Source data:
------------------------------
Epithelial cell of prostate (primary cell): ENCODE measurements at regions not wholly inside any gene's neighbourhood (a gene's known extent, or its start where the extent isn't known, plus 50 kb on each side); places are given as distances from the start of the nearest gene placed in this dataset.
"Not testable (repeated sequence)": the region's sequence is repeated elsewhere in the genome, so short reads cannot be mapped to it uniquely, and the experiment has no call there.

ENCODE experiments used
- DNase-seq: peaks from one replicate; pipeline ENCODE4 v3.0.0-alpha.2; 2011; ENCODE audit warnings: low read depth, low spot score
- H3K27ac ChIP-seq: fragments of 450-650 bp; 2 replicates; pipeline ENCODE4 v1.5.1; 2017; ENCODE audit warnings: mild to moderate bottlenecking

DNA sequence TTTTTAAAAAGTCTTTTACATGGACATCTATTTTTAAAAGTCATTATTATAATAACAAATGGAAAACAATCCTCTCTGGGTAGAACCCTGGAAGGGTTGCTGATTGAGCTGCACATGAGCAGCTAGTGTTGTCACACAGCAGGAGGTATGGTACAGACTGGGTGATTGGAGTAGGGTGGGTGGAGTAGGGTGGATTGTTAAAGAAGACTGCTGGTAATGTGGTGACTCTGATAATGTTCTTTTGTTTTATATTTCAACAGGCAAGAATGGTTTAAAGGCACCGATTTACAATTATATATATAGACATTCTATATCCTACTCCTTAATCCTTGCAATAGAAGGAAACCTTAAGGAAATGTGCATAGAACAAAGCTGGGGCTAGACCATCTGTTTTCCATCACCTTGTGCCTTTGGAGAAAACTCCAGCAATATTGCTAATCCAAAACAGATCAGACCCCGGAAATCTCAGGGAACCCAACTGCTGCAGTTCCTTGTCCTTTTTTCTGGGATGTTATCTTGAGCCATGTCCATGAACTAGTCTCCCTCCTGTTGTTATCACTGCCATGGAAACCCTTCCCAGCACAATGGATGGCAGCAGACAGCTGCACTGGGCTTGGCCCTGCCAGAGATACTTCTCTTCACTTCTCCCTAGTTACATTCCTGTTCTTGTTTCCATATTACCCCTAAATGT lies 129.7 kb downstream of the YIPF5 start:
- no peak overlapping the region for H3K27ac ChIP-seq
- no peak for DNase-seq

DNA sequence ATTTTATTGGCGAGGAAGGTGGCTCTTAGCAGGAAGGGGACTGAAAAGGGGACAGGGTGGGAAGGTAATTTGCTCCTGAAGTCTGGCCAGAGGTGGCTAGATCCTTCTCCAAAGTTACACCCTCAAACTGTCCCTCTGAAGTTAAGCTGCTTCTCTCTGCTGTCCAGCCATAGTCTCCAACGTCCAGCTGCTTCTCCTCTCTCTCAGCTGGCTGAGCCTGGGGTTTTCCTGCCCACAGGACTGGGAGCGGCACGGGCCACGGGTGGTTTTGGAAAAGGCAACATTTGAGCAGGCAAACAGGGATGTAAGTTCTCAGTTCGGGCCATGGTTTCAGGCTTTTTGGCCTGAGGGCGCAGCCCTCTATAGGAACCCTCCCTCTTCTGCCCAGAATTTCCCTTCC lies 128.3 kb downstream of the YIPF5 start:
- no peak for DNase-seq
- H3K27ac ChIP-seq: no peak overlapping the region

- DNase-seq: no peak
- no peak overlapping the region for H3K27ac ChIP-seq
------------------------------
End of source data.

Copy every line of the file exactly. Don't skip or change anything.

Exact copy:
Epithelial cell of prostate (primary cell): ENCODE measurements at regions not wholly inside any gene's neighbourhood (a gene's known extent, or its start where the extent isn't known, plus 50 kb on each side); places are given as distances from the start of the nearest gene placed in this dataset.
"Not testable (repeated sequence)": the region's sequence is repeated elsewhere in the genome, so short reads cannot be mapped to it uniquely, and the experiment has no call there.

ENCODE experiments used
- DNase-seq: peaks from one replicate; pipeline ENCODE4 v3.0.0-alpha.2; 2011; ENCODE audit warnings: low read depth, low spot score
- H3K27ac ChIP-seq: fragments of 450-650 bp; 2 replicates; pipeline ENCODE4 v1.5.1; 2017; ENCODE audit warnings: mild to moderate bottlenecking

DNA sequence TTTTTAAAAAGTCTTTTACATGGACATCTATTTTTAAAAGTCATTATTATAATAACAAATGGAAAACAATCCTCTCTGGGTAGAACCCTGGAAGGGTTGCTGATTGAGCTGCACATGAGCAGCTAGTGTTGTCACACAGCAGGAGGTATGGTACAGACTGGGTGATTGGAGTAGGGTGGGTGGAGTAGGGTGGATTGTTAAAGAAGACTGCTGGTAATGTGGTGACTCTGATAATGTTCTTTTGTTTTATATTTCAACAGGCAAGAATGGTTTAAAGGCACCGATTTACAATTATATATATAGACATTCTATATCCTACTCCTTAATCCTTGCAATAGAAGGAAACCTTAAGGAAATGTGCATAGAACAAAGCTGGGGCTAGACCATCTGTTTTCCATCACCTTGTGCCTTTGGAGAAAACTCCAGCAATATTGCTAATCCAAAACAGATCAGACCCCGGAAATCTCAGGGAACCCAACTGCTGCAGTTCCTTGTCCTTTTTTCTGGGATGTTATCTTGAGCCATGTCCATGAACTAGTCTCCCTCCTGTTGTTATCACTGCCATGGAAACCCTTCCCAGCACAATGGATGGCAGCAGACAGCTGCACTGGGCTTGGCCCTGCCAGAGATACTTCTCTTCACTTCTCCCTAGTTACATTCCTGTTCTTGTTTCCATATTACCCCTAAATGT lies 129.7 kb downstream of the YIPF5 start:
- no peak overlapping the region for H3K27ac ChIP-seq
- no peak for DNase-seq

DNA sequence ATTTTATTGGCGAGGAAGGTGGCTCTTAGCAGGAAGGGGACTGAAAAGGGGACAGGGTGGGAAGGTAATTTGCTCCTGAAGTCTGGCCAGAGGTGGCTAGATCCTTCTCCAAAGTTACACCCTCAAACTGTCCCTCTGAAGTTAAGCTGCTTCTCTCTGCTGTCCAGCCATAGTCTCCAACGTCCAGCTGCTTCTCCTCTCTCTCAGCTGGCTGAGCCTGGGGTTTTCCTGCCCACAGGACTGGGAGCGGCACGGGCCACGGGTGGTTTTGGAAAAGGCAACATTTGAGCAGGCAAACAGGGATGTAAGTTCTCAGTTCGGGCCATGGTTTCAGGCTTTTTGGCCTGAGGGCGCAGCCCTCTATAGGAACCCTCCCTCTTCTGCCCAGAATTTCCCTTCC lies 128.3 kb downstream of the YIPF5 start:
- no peak for DNase-seq
- H3K27ac ChIP-seq: no peak overlapping the region

- DNase-seq: no peak
- no peak overlapping the region for H3K27ac ChIP-seq